Asset Allocation

Asset allocation refers to the act of putting together a portfolio of different types of investments. The goal is typically to achieve a maximum profit on your overall investments and/or to find the right balance in diversifying your investments to minimize the risk of losing money.

Your assets may, for example, be allocated to stocks, government bonds, corporate bonds, real estate, raw materials or currency. The goal is to achieve an optimal selection and balance to match your tolerance for risk.

A range of methods and models designed to assist you in putting together a good portfolio are available. Most of these are based on the modern portfolio theory, which earned Harry M. Markowitz’ a Nobel prize in economics in 1990. Generally, a differentiation is made between strategic and tactical asset allocation.

Strategic asset allocation serves as the basis for the creation and long-term balancing of a portfolio. In strategic asset allocation, the distribution of investment vehicles aligns with your investment goals, investment horizon (the portfolio’s time frame) and primarily, how much or how little risk you want to take on.

Your risk tolerance levels will determine the part of your portfolio made of high-risk investments. The rule of thumb when putting together a portfolio with an investment horizon of at least 10 years is: Secure investments should make up at least 30 percent of your portfolio, while high-risk investments should make up at least 20 percent.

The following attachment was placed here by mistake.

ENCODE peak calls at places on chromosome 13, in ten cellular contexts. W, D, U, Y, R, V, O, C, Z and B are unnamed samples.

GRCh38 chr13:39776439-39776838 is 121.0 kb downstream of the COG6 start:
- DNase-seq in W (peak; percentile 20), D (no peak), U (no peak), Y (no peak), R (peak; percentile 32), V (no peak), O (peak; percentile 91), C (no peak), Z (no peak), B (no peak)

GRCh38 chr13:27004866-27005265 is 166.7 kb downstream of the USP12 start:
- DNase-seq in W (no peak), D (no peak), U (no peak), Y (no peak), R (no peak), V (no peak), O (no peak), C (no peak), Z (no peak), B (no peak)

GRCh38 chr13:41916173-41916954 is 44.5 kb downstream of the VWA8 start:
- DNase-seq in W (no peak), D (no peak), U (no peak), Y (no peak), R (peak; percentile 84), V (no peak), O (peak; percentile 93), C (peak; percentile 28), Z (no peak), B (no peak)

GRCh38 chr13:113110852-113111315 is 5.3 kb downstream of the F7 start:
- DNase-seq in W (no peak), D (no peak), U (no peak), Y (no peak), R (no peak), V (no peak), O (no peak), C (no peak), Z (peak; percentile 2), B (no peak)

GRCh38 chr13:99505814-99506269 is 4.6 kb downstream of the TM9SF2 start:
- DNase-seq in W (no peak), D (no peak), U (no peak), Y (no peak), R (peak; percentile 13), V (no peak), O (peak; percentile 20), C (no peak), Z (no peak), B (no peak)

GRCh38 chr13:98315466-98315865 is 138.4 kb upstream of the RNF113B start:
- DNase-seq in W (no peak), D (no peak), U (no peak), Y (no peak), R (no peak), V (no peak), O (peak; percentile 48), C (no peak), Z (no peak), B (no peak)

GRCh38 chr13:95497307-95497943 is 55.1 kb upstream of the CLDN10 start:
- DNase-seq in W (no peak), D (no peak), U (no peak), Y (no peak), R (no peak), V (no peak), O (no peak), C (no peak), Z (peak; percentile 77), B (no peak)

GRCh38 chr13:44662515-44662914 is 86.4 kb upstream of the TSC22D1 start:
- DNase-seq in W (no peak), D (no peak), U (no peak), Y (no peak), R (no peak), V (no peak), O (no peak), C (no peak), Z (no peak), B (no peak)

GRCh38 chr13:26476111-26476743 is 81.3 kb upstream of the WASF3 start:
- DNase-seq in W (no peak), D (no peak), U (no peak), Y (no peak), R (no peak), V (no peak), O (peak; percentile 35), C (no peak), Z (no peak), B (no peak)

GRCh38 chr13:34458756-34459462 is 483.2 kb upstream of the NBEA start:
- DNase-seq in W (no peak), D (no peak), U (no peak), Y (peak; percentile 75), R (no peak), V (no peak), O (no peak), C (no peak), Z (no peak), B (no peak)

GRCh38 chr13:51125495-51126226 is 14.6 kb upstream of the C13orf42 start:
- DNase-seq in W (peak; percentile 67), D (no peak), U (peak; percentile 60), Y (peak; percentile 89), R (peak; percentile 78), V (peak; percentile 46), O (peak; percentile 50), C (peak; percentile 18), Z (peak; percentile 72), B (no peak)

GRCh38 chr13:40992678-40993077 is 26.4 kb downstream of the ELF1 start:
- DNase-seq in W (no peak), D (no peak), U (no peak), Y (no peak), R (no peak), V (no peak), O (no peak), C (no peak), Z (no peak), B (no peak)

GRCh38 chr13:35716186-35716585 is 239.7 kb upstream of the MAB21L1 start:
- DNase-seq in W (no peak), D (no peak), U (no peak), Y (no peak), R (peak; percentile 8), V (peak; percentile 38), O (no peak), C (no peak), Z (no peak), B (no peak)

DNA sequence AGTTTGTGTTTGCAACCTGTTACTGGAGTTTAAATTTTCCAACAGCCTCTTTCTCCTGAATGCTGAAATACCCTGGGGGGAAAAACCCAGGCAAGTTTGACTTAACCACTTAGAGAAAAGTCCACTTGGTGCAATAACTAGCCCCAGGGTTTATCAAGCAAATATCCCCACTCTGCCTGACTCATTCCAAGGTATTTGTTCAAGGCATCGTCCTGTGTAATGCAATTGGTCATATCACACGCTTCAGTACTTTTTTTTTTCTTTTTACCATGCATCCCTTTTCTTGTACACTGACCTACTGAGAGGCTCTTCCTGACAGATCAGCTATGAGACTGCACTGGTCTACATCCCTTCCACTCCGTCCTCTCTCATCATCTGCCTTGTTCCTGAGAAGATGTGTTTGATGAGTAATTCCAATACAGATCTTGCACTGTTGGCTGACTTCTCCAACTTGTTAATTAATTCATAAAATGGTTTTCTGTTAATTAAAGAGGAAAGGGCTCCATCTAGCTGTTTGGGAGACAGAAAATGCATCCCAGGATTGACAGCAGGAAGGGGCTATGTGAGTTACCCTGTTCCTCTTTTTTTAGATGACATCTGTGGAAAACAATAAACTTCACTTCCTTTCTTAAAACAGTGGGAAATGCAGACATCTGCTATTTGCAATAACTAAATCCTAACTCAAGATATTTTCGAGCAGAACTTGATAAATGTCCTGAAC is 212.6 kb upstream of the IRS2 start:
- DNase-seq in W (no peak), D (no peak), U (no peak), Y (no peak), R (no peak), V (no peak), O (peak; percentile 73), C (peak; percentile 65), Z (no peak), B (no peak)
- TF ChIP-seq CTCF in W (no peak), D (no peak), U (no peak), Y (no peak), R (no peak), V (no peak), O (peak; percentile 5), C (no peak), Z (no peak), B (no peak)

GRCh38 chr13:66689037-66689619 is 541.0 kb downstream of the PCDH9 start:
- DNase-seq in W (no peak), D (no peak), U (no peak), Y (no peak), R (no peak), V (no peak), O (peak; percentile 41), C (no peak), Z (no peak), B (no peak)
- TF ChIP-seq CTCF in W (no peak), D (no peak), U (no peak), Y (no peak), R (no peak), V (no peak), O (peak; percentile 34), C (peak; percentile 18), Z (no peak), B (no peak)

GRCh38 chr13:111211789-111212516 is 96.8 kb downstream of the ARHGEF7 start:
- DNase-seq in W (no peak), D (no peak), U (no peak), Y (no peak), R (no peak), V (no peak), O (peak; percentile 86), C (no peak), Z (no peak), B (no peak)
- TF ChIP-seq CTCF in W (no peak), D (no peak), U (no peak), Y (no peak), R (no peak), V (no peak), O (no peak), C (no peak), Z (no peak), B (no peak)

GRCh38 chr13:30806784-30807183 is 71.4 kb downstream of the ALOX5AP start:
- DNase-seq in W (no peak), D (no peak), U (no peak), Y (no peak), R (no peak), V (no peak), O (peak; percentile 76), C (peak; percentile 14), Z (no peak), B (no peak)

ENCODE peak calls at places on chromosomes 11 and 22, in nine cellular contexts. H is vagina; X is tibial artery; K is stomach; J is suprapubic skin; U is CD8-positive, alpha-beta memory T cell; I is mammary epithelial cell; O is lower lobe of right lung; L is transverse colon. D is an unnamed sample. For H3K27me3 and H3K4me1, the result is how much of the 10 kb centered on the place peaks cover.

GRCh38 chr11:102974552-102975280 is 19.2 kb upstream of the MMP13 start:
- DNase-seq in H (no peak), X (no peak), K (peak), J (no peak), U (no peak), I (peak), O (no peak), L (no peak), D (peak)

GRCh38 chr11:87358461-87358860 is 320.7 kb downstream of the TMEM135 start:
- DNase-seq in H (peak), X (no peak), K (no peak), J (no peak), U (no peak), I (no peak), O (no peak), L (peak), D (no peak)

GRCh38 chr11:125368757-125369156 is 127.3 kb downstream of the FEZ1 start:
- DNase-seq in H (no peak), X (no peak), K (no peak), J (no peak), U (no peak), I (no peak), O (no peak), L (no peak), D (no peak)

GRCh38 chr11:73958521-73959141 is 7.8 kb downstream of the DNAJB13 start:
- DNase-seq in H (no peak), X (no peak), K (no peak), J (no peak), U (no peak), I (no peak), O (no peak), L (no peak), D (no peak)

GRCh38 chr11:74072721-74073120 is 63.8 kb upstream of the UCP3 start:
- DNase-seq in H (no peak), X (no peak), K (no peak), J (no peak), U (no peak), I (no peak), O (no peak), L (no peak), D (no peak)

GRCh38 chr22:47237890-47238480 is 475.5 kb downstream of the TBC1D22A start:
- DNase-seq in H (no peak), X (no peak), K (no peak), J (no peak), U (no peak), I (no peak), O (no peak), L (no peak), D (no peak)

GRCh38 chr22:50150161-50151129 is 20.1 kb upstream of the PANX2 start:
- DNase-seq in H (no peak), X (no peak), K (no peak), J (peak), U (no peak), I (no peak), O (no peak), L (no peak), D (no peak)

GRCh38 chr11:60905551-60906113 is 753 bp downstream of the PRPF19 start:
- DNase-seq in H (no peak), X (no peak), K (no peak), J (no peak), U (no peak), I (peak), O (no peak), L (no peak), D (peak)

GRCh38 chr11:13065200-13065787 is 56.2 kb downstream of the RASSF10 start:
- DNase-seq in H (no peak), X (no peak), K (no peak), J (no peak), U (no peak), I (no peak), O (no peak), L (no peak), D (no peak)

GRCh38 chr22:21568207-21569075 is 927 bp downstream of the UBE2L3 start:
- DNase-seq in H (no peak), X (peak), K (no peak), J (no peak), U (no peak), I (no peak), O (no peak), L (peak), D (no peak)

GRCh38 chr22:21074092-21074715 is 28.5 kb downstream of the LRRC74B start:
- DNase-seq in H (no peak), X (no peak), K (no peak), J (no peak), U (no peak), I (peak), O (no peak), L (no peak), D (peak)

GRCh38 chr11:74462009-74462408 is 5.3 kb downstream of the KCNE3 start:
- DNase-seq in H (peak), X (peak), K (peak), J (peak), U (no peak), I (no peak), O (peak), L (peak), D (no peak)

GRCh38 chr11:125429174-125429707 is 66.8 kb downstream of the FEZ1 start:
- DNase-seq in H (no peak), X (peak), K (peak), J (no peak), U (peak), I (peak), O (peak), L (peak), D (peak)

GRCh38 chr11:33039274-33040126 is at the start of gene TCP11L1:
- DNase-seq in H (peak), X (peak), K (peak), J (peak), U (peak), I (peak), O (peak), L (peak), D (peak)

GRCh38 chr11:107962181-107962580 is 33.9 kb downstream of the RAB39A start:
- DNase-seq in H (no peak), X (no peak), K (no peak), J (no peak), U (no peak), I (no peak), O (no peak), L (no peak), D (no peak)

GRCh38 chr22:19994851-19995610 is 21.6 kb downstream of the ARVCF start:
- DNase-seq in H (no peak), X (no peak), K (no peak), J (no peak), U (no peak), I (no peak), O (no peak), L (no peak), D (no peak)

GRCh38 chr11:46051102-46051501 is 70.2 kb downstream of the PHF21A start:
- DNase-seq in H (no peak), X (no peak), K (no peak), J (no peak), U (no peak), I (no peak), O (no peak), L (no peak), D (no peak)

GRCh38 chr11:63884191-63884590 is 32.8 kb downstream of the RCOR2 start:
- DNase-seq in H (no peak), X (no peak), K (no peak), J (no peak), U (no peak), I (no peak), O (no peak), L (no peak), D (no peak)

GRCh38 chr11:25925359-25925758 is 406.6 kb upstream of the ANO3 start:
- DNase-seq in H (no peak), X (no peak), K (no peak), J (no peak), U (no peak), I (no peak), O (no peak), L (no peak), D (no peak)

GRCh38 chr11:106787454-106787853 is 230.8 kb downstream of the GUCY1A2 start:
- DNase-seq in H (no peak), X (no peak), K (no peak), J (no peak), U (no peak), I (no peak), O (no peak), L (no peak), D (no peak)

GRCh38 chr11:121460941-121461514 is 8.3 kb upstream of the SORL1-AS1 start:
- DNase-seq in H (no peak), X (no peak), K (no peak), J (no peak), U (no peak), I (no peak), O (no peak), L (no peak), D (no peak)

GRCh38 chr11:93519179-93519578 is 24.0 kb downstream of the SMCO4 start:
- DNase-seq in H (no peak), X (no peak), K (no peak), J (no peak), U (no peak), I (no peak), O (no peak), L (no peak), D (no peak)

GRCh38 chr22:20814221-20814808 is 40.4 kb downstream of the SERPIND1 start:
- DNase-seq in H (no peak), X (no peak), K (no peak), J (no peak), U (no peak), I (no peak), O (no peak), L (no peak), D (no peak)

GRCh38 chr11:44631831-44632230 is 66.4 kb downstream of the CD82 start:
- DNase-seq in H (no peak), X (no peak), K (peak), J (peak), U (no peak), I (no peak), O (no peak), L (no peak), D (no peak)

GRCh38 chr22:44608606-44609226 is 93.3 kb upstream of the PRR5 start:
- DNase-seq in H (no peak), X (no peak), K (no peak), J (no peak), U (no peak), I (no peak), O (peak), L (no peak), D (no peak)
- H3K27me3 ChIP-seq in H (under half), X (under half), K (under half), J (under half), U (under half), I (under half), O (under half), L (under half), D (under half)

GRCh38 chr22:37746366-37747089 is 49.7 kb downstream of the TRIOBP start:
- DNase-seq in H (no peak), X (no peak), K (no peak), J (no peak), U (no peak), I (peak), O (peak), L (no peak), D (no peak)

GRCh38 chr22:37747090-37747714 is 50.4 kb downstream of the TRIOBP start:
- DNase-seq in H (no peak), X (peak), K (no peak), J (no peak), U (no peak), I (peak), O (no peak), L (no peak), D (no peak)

A 50/50 approach is widely used: 50 percent shares and 50 percent bonds. Swiss banks, like most other investment institutions, consider shares to be high-risk investments, while bonds are considered low-risk investments. In recent years though, this logic has been called into question because some kinds of obligations can potentially carry a higher level of risk than shares.

You can rearrange your portfolio at any time. But it’s a good idea to stick to the original proportions you chose for different investment vehicles, to balance out fluctuations in capital markets. Rebalancing your portfolio regularly is recommended. Rebalancing helps you match your portfolio to your current financial situation, including changes that may affect your ability to take on higher-risk investments.

Tactical asset allocation describes short-term modifications to your portfolio and involves shifting the proportions of assets allocated to various investment vehicles within your portfolio. Through tactical allocation, you can adapt the way you invest your assets to match market developments. This lets you take advantage of investment opportunities and (ideally) generate higher profits.

More information:
Swiss Trading comparison tool
Capital Asset Pricing Model (CAPM)
Modern Portfolio Theory (MPT)
Perfect Capital Market
Arbitrage Pricing Theory
Single Index Model (SIM)
Using Fractals To Invest Successfully

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